Implementing a new student system is an exercise in decision-making. The Project LionPATH team has to make many decisions, ranging from establishing timelines for bringing the system online to configuring the software to changes in business processes. With so many decision to make, the process must be expeditious and clear. In addition, it is critical to document the basis for each decision and exactly what it entails.
Many of the decisions can be made by team members who are knowledgeable about the business of the offices they represent. Decisions around system configuration are detailed in documents that explain the setup for PeopleSoft Campus Solutions. Other decisions may touch University policy or broad topics that need to be reviewed by the Project LionPATH steering and executive committees. Many of the needed decisions pertain to long-standing issues that may be easier to resolve now, because of options that the PeopleSoft Campus Solutions software offers or simply because Project LionPATH focuses attention on addressing problematic business processes.
How does Project LionPATH track the need for decisions?
To help track the broad decisions that need to be made, the project team uses a Decision Log that resides on the LionPATH SharePoint workspace. Any team member can enter a request for a decision in the log. Each decision request is reviewed within the appropriate functional or technical area. Then the real work begins! A team member with appropriate subject matter expertise will initiate a “decision document” that must first define the problem to be addressed. The “problem” may be something apparently very simple: Campus codes are confusing because they don’t match the campus names. Or, the problem may be far more complex: Does the new system need to hold all noncredit as well as credit courses?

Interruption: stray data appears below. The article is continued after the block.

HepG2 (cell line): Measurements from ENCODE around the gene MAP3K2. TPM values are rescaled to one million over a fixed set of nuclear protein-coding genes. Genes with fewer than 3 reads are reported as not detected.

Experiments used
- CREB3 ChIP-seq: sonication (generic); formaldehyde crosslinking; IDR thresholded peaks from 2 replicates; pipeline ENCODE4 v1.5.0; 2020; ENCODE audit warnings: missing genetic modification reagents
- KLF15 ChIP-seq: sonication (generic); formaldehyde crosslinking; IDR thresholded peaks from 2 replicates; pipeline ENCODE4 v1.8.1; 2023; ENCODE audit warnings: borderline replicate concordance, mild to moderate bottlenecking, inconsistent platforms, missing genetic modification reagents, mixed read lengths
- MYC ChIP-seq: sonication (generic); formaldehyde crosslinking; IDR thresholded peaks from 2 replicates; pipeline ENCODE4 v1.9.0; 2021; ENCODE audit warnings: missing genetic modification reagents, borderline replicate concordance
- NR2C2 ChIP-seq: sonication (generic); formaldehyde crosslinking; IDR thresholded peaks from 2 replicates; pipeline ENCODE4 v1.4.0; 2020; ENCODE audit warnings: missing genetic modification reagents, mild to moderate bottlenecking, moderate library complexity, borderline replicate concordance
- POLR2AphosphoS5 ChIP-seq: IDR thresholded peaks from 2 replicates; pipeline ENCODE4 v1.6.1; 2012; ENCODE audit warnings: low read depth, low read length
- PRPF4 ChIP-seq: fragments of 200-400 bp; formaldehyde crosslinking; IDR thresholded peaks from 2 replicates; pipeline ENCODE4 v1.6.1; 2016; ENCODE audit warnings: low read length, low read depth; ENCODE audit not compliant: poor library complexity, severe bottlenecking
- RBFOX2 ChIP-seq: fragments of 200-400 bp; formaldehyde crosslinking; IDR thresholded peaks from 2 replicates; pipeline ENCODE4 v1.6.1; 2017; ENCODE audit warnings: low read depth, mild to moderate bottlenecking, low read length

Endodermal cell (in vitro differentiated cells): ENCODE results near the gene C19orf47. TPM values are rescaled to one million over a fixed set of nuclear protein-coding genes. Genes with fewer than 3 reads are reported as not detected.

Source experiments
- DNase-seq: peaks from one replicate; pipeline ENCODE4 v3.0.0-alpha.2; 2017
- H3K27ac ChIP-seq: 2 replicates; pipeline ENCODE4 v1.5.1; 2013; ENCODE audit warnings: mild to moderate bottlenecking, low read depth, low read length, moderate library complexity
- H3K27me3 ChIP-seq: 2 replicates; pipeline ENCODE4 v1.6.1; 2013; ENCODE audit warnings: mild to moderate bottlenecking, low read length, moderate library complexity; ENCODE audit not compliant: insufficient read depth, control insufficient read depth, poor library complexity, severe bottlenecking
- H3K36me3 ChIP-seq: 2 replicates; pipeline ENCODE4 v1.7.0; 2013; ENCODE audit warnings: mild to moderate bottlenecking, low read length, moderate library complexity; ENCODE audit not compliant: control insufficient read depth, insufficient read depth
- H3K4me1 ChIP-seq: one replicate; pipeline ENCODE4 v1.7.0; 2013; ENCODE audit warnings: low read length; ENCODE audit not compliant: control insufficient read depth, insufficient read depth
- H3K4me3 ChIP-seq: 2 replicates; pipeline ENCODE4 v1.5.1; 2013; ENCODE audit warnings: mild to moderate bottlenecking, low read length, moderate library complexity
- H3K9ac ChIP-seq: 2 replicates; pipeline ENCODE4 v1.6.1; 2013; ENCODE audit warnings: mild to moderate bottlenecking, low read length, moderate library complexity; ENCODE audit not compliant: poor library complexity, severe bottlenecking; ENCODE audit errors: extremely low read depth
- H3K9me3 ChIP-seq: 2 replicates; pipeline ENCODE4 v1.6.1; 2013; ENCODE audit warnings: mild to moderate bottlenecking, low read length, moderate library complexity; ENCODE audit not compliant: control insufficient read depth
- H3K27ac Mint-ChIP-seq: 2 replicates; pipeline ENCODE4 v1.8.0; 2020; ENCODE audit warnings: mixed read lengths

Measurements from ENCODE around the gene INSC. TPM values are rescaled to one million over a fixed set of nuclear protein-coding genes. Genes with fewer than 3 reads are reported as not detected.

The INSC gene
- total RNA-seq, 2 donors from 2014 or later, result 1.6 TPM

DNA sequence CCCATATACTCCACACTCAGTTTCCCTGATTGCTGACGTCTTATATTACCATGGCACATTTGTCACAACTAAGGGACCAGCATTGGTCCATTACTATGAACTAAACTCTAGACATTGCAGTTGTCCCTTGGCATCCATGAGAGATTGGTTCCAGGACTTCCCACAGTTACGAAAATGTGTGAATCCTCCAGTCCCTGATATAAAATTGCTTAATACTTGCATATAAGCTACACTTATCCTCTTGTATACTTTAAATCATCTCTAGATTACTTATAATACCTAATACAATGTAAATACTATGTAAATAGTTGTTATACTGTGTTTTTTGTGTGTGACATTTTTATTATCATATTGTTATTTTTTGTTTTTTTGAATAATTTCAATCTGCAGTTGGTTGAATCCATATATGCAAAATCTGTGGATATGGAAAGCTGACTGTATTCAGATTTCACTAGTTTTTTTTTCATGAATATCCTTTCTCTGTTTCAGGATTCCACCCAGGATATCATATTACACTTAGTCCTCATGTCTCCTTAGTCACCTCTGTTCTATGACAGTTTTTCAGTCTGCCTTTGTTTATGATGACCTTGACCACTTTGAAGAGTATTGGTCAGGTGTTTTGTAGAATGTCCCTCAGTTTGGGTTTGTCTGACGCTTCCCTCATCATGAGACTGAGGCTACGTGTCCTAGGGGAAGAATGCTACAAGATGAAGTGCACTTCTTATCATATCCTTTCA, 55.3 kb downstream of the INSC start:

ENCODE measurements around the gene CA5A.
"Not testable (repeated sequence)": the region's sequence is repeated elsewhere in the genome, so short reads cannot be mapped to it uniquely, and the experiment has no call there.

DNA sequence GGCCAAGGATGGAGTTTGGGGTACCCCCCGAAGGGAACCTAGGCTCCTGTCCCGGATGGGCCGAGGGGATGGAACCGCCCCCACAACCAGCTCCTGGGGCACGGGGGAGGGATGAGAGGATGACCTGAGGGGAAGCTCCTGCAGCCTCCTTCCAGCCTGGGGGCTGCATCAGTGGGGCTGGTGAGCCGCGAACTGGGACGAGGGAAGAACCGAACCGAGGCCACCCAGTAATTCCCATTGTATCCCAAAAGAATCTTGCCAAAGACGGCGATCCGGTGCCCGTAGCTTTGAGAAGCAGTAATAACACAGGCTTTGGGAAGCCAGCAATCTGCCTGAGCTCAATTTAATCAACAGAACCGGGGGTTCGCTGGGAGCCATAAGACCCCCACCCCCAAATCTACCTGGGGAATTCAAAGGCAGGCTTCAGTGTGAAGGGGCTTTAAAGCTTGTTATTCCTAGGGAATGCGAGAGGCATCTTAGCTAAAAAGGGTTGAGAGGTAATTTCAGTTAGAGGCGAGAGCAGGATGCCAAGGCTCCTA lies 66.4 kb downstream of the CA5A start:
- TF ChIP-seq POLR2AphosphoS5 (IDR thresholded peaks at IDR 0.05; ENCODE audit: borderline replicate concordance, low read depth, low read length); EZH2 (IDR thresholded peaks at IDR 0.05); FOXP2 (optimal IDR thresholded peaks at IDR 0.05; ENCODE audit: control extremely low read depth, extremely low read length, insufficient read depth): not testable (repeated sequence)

After articulating the problem, the next step is to provide background:
- How did Penn State arrive at the practice or problem that Project LionPATH is trying to address?
- Are there policies or external regulations that must be considered?
- Who does this problem impact?
- What data illustrate the situation the team is trying to address?
The project team then provides one or more options for addressing the problem. The decision document will include pros and cons for each option, along with the team’s recommended solution. While a document may originate within one functional area, before it is ready for a decision, it may be read and modified by many reviewers. The goal is to facilitate decision-making by presenting a full picture of the problem and clearly defined approaches to addressing it.
So, who makes the ultimate decision?
Some decisions may be made at the team level. Examples might include which technology the team uses to handle some technical need, or how we use Campus Solutions capabilities to address a business problem. However, decision requests will always go to the LionPATH steering committee when they involve policies, project timelines, budget, or issues that extend beyond the scope of the project. The steering committee may be able to come to a decision in a single session, or they may refer the issue to a LionPATH advisory committee, or to one of the existing University governance groups.
Ultimately, the steering committee will shepherd each decision request to resolution, deciding some within the steering committee, or moving them forward to the executive committee for final approval. The decision documents will reflect any changes made through the process, and will stand as documentation of the discussion around each issue.